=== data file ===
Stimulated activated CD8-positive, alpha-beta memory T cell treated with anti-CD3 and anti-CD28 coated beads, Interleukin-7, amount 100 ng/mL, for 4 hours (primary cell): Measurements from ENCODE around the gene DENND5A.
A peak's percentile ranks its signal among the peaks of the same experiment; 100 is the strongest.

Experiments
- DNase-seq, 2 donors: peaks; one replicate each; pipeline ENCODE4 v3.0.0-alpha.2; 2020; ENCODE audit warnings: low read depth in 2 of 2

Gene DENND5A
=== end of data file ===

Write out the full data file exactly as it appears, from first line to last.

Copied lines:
Stimulated activated CD8-positive, alpha-beta memory T cell treated with anti-CD3 and anti-CD28 coated beads, Interleukin-7, amount 100 ng/mL, for 4 hours (primary cell): Measurements from ENCODE around the gene DENND5A.
A peak's percentile ranks its signal among the peaks of the same experiment; 100 is the strongest.

Experiments
- DNase-seq, 2 donors: peaks; one replicate each; pipeline ENCODE4 v3.0.0-alpha.2; 2020; ENCODE audit warnings: low read depth in 2 of 2

Gene DENND5A